Maybe, along these lines, the true subject of Mr. Ha Ha is not the laughing figure with "HA" written on his face, but actually the small worried-looking figure at his feet: the laughing figure isn't named by the painting's title, but embodies it directly. And what does this laughter of his imply, if not a rather unpleasant complicity with us, the viewers? Although the humour in Young's paintings is unmissable, they don't necessarily make us laugh - unlike the celebrity guessing-game, which generally brings about all kinds of of hilarity. Is there an element of cruelty in laughter? Why is it that the game's viewers are so often tempted to supplement their simple yes-no answers with cryptic and even somewhat snide comments ("it depends on what you mean by 'a singer', ha ha ha. . .")? If it's never entirely clear whether the joke is on the actual person of the players, or on the celebrities whose place they occupy, this is because it's the absurdity of the very discord between the two that strikes us as funny. Yet, by including the laughter itself in the painting, Mr. Ha Ha pushes this logic to an unsettling consequence. Far from making jokes, a truly sadistic viewer would have insisted fixedly on the rules of the game, coldly replying yes or no and simply observing the players' helplessness as, with their confused questions, they effectively mock themselves. There is no need to laugh, from this perverse viewpoint. The figures' doubles laugh at them for us.

But what about those pictures that don't show us any doubles? Young's single-figure paintings bring out an important last paradox in his work. We might wish to see Mr. Car for example as a sort of street-map, offering an abstract overhead view of the kind usually given on a GPS display. But the impassive sense of distance this affords us is collapsed the moment we see that, simultaneously, we are looking at the features of a face. From an objective, bird's-eye shot, we dissolve to an aggressive close-up: wild-eyed, mouth open and distorted as if yelling, Mr. Car bears down on us, threatening to fill the entire space. With other paintings, such as In the Bush and House Dude, the effect is the opposite: the figure draws back, as if aghast, or throws up its hands in defence. In both cases, the very impression of overproximity is a clue to the function of doubling. If Mr. Car clearly depicts only one figure, it must be for the precise reason that we, the viewers, confront that figure from the perspective of his double. We look back at the House Dude through the eyes of the sublime figuration that he "is". Is it necessary to add that the view we thereby assume, the view that thus emerges, suggests the exact opposite of the guessing-game's usual set-up? It's no longer the figure in front of us, but we ourselves who suddenly occupy another person's place - which means, finally, that it is we who are now led to ask some perplexing questions: "How can I be sure, when I look at a painting, that the view I bring to it really is my own?", "And yet what if, at the same time, it belongs to no one else?". "Am I a double?"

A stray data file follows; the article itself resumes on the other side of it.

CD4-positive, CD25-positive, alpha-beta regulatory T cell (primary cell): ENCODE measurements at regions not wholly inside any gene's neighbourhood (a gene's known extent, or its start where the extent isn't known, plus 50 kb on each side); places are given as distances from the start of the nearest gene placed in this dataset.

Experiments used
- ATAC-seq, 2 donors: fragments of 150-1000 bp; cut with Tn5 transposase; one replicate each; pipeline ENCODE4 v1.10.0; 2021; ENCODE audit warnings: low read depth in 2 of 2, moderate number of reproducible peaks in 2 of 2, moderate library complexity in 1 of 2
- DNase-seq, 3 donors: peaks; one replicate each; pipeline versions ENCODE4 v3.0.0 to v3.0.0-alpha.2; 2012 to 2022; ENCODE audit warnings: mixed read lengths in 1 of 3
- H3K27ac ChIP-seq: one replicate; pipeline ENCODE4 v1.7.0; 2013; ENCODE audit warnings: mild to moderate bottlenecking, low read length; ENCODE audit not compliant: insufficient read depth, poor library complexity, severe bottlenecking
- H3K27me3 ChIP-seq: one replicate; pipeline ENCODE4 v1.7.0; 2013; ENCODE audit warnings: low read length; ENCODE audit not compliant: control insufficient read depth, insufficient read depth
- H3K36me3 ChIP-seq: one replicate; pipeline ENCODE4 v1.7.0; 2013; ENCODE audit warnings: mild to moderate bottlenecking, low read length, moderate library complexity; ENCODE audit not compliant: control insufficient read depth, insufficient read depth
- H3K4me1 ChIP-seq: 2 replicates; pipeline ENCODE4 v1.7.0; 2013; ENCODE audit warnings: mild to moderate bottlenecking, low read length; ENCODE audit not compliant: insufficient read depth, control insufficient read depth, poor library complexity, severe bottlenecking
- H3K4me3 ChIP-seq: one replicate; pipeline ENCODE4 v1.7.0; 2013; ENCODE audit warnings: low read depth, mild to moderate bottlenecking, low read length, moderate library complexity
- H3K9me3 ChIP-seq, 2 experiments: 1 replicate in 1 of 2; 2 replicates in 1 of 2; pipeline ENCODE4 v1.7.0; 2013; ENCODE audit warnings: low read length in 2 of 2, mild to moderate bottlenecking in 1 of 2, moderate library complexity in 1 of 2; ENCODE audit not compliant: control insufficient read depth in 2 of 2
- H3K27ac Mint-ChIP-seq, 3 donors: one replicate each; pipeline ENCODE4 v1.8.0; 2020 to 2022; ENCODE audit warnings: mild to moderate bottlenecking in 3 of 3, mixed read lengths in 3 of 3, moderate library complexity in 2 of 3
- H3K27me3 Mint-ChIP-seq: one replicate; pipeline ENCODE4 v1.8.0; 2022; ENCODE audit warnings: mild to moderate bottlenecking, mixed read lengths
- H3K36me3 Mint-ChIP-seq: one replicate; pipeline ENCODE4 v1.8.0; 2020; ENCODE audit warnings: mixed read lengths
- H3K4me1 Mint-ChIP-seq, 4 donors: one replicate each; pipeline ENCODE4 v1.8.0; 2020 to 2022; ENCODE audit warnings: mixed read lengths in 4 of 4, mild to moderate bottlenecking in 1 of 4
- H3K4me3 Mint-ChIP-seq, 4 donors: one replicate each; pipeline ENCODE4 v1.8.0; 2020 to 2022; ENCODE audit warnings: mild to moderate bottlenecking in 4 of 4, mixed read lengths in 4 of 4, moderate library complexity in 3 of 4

Contemporary art is so often put in the position of a thing supposed to ask us questions - questions to which we are typically content to respond with a simple yes or no. Perhaps we'd be better off asking first of all what it is that we want from art, and what is the nature of the game we're playing. This is what accounts for the basically ethical character of Young's paintings: he doesn't prohibit that question.